Nearly 300 Latin American migrants take to the streets of El Paso, in the state of Texas, United States, to protest against the new immigration package of US President Joe Biden.
A few days ago, the president announced that Cuban, Nicaraguan and Haitian citizens who attempt to cross the southern border with Mexico illegally will be expelled immediately and will not be able to enter the US for five years. These migrants join the community of Venezuelans, who were already affected by restrictions last October.
The new measures have constituted what the press considers a dramatic turn in US immigration policy since it expands the use of Title 42, activated in March 2020, by the Government of then-President Donald Trump, as one of the measures to combat the coronavirus pandemic.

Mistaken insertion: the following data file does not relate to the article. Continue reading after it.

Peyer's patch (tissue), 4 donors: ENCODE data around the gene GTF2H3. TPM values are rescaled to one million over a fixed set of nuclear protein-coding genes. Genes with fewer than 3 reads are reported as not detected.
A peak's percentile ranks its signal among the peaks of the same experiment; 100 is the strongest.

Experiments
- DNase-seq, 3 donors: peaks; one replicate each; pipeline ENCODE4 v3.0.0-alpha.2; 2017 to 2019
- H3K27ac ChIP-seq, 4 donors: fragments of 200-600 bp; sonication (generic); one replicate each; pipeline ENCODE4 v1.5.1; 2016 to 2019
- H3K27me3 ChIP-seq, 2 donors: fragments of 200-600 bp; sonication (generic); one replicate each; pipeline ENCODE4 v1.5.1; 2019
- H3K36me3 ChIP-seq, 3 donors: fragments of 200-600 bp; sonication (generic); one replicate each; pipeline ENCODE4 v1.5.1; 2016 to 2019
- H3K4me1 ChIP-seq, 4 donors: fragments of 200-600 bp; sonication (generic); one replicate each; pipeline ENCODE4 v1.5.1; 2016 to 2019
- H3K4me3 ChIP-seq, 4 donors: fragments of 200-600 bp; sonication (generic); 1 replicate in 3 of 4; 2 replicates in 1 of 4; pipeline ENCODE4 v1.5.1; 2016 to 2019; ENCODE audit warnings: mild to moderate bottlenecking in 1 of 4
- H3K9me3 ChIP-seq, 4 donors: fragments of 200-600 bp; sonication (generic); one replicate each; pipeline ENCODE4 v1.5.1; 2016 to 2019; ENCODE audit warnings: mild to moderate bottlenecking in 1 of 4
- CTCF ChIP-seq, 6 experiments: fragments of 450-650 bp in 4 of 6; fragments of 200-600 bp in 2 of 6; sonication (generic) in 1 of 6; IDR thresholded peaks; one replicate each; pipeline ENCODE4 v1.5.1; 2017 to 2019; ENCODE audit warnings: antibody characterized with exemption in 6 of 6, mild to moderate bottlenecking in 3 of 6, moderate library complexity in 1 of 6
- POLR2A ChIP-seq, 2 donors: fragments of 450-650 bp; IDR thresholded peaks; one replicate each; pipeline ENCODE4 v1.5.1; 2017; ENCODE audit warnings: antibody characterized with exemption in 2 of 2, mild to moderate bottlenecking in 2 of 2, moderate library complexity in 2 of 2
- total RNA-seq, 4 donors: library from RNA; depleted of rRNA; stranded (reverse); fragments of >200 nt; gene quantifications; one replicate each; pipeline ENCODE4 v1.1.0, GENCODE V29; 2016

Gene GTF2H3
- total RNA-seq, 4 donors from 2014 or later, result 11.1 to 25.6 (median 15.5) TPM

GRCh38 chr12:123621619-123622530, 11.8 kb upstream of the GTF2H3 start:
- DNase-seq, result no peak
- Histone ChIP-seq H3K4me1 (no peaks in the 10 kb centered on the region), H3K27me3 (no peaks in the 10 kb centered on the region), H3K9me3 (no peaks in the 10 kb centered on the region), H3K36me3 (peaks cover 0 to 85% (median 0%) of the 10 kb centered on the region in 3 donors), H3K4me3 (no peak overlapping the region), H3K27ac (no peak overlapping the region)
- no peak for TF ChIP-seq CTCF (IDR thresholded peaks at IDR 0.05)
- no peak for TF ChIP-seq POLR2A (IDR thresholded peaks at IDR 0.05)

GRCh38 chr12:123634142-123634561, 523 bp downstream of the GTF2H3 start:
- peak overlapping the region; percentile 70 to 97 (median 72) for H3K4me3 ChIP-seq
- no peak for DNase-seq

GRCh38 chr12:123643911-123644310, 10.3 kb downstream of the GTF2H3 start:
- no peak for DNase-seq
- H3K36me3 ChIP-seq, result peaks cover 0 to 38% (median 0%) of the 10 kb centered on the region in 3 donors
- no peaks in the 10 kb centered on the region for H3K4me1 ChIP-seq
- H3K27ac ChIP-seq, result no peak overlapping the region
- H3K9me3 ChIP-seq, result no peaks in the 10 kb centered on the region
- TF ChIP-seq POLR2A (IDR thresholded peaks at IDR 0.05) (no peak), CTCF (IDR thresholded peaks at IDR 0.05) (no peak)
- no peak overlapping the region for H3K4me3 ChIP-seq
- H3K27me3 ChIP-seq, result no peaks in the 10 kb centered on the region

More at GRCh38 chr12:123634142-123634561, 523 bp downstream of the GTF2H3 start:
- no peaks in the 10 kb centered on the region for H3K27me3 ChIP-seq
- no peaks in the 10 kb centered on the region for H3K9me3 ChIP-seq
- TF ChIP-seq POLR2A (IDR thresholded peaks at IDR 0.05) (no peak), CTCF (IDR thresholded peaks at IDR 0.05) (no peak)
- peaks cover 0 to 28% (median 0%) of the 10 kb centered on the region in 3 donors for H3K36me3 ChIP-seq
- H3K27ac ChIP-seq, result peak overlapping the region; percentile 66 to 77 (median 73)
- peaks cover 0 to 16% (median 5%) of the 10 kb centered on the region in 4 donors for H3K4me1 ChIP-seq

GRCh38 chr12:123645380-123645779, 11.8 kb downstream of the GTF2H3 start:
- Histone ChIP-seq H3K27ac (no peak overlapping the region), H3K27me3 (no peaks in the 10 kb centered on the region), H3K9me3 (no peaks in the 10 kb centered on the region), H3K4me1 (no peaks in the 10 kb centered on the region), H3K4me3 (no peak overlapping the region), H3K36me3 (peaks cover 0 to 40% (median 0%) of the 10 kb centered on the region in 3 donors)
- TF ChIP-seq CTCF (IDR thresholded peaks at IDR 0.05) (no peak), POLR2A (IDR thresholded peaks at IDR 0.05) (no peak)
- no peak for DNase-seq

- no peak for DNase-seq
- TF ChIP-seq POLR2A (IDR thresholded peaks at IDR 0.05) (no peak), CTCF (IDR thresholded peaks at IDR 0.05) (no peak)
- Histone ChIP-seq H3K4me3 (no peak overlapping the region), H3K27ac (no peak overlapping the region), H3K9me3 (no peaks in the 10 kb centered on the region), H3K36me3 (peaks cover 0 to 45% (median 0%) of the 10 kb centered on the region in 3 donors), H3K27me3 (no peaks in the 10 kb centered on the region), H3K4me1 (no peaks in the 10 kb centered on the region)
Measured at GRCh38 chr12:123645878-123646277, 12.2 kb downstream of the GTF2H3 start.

Title 42 allows the forcible removal of asylum seekers at the border with Mexico, with the argument of preventing the spread of COVID-19.
Since March 2020, this rule has remained in force, expelling more than 2.5 million migrants and causing hundreds of adults, the elderly and children to sleep on the streets in controversial humane conditions.
Last December, the US Supreme Court agreed to keep it running indefinitely until a decision is made.
The mobilization in El Paso occurs hours before the Biden’s first visit to El Pasofrom where he will travel to Mexico City to meet with his Mexican counterpart, Andrés Manuel López Obrador.
The NGOs that work in the border towns between the two countries affirm that immigration agencies have already begun to increase deportations to Mexico and warn of the increasing level of tension and confusion.
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